Who’s that kid with his face stuck in a camera?
Best known as the author of the “Goodman’s Guides,” the original field references for HD and digital cinematography cameras. Spotlight now turns the tables on him – in this:
Modest, humorous, energetic, versatile, articulate, artistic and very technical. These words aptly describe Robert Goodman – you can also add award-winning producer, director and DP to the list!
As a prolific journalist, Robert has written articles for cinematographers, editors, and independent filmmakers, but is best known for the Goodman’s Guides. They’re tremendously popular, because they enable cinematographers to understand how to get the best performance from what are complex tools. The “Goodman’s Guides” are the latest chapter in Robert Goodman’s varied and productive career.
Unlike many of us who sort of fell into the industry, Robert Goodman knew what he wanted to do from a very early age. The eldest of three boys, he loved after school movies and grew up with horror films like Frankenstein and Dracula and other movies from the 30s and 40s. When he was 9 years old, Robert and his buddy Steve called a Hollywood studio to ask for instructions on “how to make monsters.”
The lad liked cameras –
Robert’s early fascination with TV cameras led him to summer concerts and other broadcast events just to get close to the great gear. During high school, he developed an interest in black and white still photography. Inspired by the lives and work of photographic masters Edward Weston, Eugene Smith, and Henri Cartier-Bresson, Robert’s early work was mostly in 35mm, and of people and landscapes.
The first real job –
After two years in pre-med at the University of Pittsburgh and working part time as a freelance photographer, Robert became a stringer for the Associated Press. While working in Europe and the Mid-East, for two years he lived in a tiny rented house in Athens, Greece, directly below the Acropolis. He enjoyed a carefree existence during this period of political turmoil in Greece snapping photos to cover his rent and other expenses. This was a time when getting $9 per photo went a long way.
Back to the States –
In the mid 70s, Robert returned to the US, and spent several years working at Berry and Homer in Philadelphia, one of the first Photo Labs in America (a venerable institution founded in 1898). Between 1976 and 1978, Robert completed a Bachelor’s Degree in Writing at Vermont’s Goddard College.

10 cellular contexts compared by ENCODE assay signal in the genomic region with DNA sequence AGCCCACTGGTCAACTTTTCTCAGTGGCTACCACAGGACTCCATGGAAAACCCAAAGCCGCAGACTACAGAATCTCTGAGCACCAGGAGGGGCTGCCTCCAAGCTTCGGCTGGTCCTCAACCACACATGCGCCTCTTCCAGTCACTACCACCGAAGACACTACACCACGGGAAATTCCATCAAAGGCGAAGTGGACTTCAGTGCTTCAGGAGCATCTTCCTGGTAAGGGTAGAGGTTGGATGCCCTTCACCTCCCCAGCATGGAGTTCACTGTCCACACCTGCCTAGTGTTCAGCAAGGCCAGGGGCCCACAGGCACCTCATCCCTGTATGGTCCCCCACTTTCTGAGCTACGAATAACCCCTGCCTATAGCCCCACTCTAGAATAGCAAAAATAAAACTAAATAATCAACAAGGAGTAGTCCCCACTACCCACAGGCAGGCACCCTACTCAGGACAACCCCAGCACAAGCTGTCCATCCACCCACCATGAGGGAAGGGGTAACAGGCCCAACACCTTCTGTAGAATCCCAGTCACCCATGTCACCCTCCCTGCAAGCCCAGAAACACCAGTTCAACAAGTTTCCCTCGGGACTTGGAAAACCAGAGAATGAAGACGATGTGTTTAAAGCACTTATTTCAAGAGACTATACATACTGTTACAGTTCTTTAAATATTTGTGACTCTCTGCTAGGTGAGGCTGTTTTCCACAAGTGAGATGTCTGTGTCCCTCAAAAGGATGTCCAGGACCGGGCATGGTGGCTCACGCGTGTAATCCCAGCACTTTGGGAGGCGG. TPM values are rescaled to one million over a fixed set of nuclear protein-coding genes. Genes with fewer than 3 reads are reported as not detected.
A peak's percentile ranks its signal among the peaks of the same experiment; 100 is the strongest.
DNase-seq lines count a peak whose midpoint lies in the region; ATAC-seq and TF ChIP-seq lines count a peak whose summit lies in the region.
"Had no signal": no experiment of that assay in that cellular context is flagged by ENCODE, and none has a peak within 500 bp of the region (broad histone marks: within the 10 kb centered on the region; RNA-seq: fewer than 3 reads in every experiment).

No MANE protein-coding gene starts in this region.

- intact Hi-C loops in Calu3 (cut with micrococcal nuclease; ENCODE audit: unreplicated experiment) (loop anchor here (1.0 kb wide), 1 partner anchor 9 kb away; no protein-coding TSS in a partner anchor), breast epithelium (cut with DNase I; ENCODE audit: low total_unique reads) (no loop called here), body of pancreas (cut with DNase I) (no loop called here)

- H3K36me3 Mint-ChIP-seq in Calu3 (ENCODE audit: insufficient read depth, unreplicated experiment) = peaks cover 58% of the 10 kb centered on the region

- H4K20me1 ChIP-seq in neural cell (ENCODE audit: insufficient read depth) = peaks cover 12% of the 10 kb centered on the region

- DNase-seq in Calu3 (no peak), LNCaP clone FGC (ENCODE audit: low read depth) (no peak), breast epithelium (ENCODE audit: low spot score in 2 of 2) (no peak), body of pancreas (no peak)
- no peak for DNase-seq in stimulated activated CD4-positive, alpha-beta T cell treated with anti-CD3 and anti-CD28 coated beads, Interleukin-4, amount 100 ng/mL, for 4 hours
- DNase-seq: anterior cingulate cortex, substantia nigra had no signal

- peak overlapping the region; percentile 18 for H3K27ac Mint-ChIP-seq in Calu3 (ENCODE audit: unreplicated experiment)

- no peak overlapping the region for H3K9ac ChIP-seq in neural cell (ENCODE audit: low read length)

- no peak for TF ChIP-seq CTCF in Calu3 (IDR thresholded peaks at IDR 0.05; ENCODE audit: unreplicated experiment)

After leaving Goddard, one of Robert’s first jobs was photographing an ad campaign for RCA’s first “portable” video camera. Back then “portable” meant 30-40 lbs., and the insides of the camera had to be removed so that the shapely model could actually lift the camera.
The Goodman Family –
Robert married a painter/sculptor in the late 70s. The young couple pondered where they would live to pursue their careers, interests and vocations; they decided to stay in Philadelphia. They had a son in 1981.
In the early 80s, Robert spent five years as a Producer/Director for Philadelphia’s Temple University. Using the college’s ancient equipment was great training (it dated from before the ¾” revolution) – while there he recorded 2500 hours of TV/year. Wanting to use more “current” equipment Robert became Operations Manager at Philly’s “Videosmith”, the first post facility in town to install a Quantel PaintBox. But, it was a “tough year”, because Robert really wanted to be in production.
Freelance again –
Working as a writer/producer/shooter and director, Robert was heavily into corporate marketing and public relations. He also spent a lot of time doing business theater for “Insight Productions”.
“The 80s were a very creative era, many new tools with no hard-and-fast rules yet” a little insane, but lots of fun at midnight brainstorming sessions.
Careers highlights –
1989 – Emmy-nominated series of PSAs aimed at changing people’s views about disabilities shot on 35mm.
1990 – produced “America’s Dream Highway” a documentary about the first superhighway in the US broadcast on PBS.
1994 – wrote and co-produced “The Road Taken” a 40 minute documentary that traced the history of non-broadcast television from its birth in the 20s.
2001 – friend and filmmaker Mark Moskowitz asked Robert to help produce the feature documentary he was making – chronicling Moskowitz’s quest to find out what happened to the author of a critically acclaimed novel, long out-of-print because he was deeply involved in the indie film community and was presenting workshops at film festivals throughout North America.
It paid off, “Stone Reader” won the Audience Award for Best Feature and Special Grand Jury Honor at the Slamdance Film Festival in 2002 and was critically acclaimed during its theatrical release, appearing on Roger Ebert’s, Andrew Sarris, John Anderson and many other critic’s top ten film lists for 2003.
Robert After Hours
As a family man Robert has been a big time “Soccer Dad”, involved in coaching and refereeing youth soccer for most of the 90s. His hobbies are sailing and travel.
Goodman’s Guides –
In 2004 – to take advantage of his writing talents and practical camera experience, Robert pitched the idea of producing quick and easy to use camera guides to camera manufacturers, and Panasonic said “yes”.
Now completing his seventh “Goodman’s Guide”, Robert’s celebrity status is on the rise and he is genuinely amused when his guide fans recognize him at international events. Robert still lives in and works from William Penn’s historic town.
So what’s next for this talented and versatile individual? With so many strings to his bow, who knows? Please, stay tuned.